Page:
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Eagle County eyes May start for Two10 at Castle Peak workforce housing project

EAGLE — Eagle County plans to break ground on its latest housing project — Two10 at Castle Peak — this spring. This week county officials discussed how they will pay for the project.

Two10 at Castle Peak is a $9 million joint project of Eagle County and Cassia, formerly known as Augustana Care. Two10 will be located at the corner of Sylvan Lake Road and Eagle Ranch Road, just east of Castle Peak Senior Life and Rehabilitation. Initially, the 22-unit project will function as workforce housing with plans to eventually transition the apartments into independent senior housing. When that transition happens, Cassia will have first right of refusal to purchase the project.

Eagle County will provide the land for Two10 as well as financing the construction. Tuesday, the county commissioners looked at the various options available for them to pay for the project.

“I will say that while we think this is a good project … it is not a financial win for the county,” said Eagle County Finance Director Jill Klosterman.

Two10 will not generate dollars for Eagle County, but it will partially address one of its major goals by bringing new workforce housing units to the area. Commissioner Jeanne McQueeney noted that the costs of Two10 illustrate how difficult it is to build affordable housing in the county.

“This is 22 units are we are losing money on them. But this is our investment in the community,” McQueeney said.

While they are committed to bringing the project out of the ground this year, the commissioners also indicated they wanted to make the best financial deal to do it. Tuesday they looked at three scenarios for financing Two10 construction.


Eagle County could pay cash for the Two10 project. Klosterman said the county contemplates that it will have $24.6 million in reserves at the end of 2019. However, the county has also identified $23 million of strategic priority projects. That means if it spends nearly half of its reserves on Two10, there won’t be money for other projects.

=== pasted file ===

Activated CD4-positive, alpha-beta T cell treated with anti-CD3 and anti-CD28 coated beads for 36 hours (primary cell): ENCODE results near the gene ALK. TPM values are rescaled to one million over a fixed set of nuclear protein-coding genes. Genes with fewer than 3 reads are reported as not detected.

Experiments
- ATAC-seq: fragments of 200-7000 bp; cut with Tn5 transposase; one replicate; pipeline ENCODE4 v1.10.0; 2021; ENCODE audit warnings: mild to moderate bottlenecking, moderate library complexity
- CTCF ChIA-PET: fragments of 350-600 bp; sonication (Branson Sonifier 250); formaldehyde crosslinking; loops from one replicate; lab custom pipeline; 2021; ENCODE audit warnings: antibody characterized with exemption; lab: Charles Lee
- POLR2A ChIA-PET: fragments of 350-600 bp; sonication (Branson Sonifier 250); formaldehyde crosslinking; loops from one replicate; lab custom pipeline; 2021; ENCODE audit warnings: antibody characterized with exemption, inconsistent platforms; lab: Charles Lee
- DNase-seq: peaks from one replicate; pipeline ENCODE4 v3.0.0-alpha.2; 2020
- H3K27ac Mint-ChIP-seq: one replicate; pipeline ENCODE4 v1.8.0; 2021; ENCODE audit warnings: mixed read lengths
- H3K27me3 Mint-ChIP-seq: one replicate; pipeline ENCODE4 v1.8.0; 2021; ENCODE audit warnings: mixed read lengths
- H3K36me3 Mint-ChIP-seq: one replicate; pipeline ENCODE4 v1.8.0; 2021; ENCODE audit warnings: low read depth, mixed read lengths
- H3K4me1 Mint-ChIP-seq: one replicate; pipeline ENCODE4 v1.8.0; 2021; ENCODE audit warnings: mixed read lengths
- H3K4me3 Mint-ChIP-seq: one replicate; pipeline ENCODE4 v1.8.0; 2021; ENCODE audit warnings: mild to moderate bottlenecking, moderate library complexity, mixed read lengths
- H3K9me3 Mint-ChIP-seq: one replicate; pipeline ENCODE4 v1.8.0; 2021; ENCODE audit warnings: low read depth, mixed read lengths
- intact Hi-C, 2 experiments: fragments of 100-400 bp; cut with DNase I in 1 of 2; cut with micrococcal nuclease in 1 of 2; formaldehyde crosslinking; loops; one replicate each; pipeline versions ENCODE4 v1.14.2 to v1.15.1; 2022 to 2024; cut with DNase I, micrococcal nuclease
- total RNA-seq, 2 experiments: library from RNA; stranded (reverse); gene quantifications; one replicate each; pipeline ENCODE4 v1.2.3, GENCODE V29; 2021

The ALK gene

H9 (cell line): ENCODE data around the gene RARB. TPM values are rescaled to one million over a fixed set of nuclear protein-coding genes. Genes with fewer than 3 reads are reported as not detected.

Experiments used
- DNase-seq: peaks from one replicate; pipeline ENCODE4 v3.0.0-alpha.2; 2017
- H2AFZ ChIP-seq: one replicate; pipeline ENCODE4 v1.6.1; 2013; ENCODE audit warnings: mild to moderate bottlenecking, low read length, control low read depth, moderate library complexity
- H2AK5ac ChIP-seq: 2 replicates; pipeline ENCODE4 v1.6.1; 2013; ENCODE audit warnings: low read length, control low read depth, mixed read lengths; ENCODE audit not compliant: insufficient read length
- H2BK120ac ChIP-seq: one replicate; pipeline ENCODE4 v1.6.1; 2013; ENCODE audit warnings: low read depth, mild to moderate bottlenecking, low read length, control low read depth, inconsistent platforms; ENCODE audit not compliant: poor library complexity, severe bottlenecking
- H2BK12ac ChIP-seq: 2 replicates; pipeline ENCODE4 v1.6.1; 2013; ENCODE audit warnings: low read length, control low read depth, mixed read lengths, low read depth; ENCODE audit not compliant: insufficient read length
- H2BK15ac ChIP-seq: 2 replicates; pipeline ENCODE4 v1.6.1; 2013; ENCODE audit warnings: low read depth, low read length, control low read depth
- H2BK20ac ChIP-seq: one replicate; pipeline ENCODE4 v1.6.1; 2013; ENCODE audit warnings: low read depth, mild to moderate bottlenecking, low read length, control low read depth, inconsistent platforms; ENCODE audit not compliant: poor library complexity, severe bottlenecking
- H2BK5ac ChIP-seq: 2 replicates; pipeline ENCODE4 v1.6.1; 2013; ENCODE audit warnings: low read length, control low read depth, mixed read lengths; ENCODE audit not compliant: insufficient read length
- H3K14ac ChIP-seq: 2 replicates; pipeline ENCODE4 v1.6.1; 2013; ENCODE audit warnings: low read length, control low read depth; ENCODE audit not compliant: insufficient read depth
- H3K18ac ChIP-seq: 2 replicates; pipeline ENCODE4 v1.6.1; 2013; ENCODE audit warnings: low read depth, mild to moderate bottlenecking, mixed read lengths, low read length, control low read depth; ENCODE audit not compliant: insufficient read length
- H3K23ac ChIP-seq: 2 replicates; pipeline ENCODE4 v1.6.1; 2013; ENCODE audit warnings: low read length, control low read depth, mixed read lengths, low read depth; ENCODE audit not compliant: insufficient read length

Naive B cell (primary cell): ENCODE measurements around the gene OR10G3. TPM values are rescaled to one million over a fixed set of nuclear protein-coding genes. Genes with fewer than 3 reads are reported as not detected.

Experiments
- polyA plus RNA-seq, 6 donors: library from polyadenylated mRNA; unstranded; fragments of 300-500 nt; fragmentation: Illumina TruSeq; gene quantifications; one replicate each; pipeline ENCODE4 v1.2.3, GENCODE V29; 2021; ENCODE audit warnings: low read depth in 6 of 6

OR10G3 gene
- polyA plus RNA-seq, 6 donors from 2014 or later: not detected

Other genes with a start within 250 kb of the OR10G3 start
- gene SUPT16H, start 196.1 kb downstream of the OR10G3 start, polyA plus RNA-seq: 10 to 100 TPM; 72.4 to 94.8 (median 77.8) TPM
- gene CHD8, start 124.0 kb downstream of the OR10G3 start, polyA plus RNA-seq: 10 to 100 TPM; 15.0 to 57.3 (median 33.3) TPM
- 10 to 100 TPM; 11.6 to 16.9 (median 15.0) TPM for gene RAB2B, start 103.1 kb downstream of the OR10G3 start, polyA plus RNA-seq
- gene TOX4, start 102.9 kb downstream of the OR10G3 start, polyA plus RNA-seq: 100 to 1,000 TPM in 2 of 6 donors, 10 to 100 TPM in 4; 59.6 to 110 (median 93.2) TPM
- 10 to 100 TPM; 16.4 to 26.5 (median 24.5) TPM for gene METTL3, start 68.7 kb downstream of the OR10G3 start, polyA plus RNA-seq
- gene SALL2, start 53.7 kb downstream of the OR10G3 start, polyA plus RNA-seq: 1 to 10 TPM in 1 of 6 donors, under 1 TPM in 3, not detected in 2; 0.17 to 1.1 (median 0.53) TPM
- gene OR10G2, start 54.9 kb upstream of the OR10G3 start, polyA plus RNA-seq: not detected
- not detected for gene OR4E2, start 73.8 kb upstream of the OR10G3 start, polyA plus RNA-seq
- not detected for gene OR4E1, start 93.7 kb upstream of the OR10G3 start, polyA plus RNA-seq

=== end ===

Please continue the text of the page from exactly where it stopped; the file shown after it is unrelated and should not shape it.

“That’s a pretty big con, because you are limiting yourself on what you are doing in the future,” said Klosterman.

The other big con is the nature of the Two10 project. Because it is an actual bricks and mortar effort, there are other financing options available to make it happen. Other county priorities cannot be financed and require cash payment.

Bank Financing

The second alternative for Two10 financing is a bank loan.

“The pro is it is tied directly to the project,” said Klosterman. She added that this alternative might even involve a local lender.

“Unfortunately, it does have the highest cost of capital,” she continued.

A bank loan could also include other stipulations including control of how much rent is charged to tenants or project changes. Additionally, Klosterman said a bank would likely limit the amount it lends on the project to around $3 million. That would mean the county would still have to pay a substantial sum from its cash reserves.

Certificates of Participation

Certificates of Participation are tax-exempt lease-financing agreements that are sold to investors as securities resembling bonds. Colorado courts have approved use of COPs and ruled they are exempt from the regulations of Colorado’s TABOR Amendment. The county has used certificates of participation to finance construction of the justice center addition and the maintenance service center in Gypsum.

“From a staff perspective, we believe certificates of participation are the way to go with this project,” said Klosterman. “We are in a market today where interest rates are low and I don’t see them going down. This is a good time to finance projects.”

She added it is a doubly good time to look at certificates of participation for Two10 because the county just made its final payment on the maintenance service center in Gypsum. That means the county isn’t carrying much debt, Klosterman said. She added that spending down the cash reserves would actually have a bigger impact on the county’s credit rating than issuing certificates of participation for Two10.